New Orleans has been on the national stage since it embarked on a journey to one of the most radical school reforms in recent history following Hurricane Katrina.
Its successes and failures following its reconstructed system of mostly charter schools has been the topic of analysis since it started. Now, Slate Magazine is taking a look at diversity in New Orleans’ teaching force over the past few years.
Diversity in teaching is a national issue. Though 54.7 percent of students are predicted to be non-white by 2022, the U.S. Department of Education estimates that over 80 percent of the teaching force are white individuals.
In schools where over two-thirds of students are minorities, relating to an all-white teaching staff can be a disadvantage to learning, studies have found.
Earlier this year, a first-of-its-kind study found evidence that racial mismatch between students and teachers can result in a 20 percent increase in suspensions as disciplinary tactics.
Since New Orleans set out to reform its schools, its lost much of the diversity it formerly had in its classrooms.
"Between 2004 and 2014, the percent of black teachers plunged from 71 percent to 49 percent. And far fewer teachers working in schools were raised in New Orleans—resulting, many say, in large cultural gaps between the teachers and their majority-black, native New Orleanian students,” Slate Magazine said.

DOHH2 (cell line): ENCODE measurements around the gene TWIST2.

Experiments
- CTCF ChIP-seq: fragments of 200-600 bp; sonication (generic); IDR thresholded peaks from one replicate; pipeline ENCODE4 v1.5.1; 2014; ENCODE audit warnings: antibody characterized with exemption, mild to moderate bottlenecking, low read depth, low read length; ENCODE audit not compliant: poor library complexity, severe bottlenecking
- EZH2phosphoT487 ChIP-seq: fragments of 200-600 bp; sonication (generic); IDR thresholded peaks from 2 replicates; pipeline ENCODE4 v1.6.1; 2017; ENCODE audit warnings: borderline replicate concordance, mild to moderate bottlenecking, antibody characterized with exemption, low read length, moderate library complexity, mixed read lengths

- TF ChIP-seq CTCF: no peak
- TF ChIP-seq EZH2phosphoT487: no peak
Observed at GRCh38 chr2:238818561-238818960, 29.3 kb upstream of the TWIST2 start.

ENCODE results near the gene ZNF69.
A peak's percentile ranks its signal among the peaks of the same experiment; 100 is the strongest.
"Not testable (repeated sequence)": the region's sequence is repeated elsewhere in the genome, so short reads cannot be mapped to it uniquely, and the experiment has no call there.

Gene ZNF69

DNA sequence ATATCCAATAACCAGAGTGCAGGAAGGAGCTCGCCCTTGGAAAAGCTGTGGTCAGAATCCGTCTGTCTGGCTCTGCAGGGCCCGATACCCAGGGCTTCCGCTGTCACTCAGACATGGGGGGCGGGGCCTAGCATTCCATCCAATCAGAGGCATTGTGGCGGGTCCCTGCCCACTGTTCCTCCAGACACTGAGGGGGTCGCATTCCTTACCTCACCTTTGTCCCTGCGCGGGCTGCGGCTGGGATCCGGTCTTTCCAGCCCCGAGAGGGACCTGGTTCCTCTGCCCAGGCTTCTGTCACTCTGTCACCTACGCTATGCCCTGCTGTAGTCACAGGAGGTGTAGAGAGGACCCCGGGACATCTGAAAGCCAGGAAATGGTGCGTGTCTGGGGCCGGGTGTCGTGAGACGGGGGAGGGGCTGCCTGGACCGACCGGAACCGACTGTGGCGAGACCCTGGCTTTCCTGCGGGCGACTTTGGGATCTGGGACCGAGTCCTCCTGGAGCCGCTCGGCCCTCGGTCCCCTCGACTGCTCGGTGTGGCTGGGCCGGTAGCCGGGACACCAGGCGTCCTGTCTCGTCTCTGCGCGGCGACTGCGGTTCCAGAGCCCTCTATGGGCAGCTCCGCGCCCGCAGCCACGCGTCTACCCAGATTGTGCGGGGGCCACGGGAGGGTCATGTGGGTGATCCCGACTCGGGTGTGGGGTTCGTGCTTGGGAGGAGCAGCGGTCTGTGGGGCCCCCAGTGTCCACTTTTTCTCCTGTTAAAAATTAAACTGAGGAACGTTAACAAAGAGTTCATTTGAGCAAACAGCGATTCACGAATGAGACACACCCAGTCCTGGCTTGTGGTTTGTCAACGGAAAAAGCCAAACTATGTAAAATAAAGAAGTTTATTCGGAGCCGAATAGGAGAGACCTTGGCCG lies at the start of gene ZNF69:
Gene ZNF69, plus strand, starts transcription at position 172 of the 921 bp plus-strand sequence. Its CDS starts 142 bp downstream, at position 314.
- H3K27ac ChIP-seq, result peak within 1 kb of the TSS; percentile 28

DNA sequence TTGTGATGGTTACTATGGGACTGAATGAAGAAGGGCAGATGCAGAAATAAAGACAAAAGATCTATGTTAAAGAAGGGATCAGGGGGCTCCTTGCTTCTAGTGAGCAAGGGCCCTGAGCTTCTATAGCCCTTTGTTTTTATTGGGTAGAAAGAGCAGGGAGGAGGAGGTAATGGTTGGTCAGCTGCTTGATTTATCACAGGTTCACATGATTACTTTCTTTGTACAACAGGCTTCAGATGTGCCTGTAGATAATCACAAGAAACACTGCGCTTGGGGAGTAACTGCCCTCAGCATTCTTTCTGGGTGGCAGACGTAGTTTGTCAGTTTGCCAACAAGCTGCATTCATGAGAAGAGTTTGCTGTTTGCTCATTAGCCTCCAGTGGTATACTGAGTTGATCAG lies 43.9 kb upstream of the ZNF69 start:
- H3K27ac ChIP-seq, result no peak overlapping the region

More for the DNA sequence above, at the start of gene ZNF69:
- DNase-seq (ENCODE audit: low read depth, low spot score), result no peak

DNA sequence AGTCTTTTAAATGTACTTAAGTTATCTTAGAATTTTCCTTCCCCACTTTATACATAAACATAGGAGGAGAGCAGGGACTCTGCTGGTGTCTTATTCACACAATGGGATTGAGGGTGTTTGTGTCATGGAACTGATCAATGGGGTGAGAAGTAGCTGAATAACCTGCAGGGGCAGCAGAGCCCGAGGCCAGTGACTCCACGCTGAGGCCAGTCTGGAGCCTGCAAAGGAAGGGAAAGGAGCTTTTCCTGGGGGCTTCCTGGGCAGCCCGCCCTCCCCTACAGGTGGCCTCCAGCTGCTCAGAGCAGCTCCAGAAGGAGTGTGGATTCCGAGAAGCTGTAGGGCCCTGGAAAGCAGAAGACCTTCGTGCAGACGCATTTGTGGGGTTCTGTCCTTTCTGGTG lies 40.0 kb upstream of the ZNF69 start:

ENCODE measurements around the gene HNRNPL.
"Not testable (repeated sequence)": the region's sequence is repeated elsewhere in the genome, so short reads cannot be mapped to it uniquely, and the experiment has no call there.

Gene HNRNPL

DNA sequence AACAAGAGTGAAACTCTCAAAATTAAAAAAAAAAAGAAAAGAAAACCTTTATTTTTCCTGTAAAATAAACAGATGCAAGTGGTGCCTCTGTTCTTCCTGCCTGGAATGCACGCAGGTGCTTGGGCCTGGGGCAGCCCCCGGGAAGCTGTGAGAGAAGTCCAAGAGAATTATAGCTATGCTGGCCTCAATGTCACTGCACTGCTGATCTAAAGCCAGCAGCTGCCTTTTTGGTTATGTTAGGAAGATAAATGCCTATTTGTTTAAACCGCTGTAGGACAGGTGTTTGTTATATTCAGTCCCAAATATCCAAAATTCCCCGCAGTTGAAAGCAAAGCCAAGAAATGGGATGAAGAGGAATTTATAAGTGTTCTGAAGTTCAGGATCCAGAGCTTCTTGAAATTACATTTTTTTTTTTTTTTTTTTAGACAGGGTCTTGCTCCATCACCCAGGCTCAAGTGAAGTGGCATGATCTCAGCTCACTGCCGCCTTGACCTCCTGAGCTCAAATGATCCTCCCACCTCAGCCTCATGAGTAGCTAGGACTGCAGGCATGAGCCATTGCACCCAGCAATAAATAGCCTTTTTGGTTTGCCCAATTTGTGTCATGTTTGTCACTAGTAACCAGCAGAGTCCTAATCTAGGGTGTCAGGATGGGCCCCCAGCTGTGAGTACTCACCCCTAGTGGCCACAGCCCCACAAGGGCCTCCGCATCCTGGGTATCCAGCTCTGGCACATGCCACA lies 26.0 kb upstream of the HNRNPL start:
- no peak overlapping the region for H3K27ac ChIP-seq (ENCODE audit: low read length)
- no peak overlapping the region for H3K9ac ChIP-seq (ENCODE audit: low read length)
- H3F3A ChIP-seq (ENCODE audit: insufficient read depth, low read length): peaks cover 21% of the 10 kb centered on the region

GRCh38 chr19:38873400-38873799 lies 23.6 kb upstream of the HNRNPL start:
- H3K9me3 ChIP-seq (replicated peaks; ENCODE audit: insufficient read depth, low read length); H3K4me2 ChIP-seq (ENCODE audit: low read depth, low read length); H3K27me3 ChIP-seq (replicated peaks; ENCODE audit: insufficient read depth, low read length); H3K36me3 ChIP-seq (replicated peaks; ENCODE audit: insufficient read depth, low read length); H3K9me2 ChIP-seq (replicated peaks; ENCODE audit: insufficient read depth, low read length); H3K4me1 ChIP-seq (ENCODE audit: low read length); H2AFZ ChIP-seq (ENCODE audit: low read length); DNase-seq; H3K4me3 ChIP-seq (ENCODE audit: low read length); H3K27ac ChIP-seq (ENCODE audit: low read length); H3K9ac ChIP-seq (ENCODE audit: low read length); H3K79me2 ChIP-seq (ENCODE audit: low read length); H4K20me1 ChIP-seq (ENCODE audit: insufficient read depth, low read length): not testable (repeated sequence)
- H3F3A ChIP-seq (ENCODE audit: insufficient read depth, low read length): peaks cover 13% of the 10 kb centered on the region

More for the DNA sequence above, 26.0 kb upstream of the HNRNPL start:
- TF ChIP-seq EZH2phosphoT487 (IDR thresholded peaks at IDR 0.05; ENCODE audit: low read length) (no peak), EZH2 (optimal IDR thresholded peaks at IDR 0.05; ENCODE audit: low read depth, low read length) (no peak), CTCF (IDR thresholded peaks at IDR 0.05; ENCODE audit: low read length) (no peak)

In some hiring years, the article says, 70 percent of all hires are white.
Slate Magazine spoke with a recent addition to New Orleans teaching force, Raven Foster, a black woman born and raised in the city.
Foster says she believes that a teaching force made up mostly of white educators in such a diverse city is unequipped to deal with the cultural needs of its students.
"Foster believes that some white teachers, however well-intentioned, were ill-equipped to handle the vast cultural gaps between themselves and their students,” the article says.
"They often missed nuances in language and behavior. They became overly punitive when stressed. She remembers one white teacher screaming at a student for not having the right supplies—hardly a major classroom lapse.”
Many officials working in New Orleans agree, and efforts to hire both new and veteran black educators into the city’s booming charter schools is becoming priority number one.
Nicole Gorman, Education World Contributor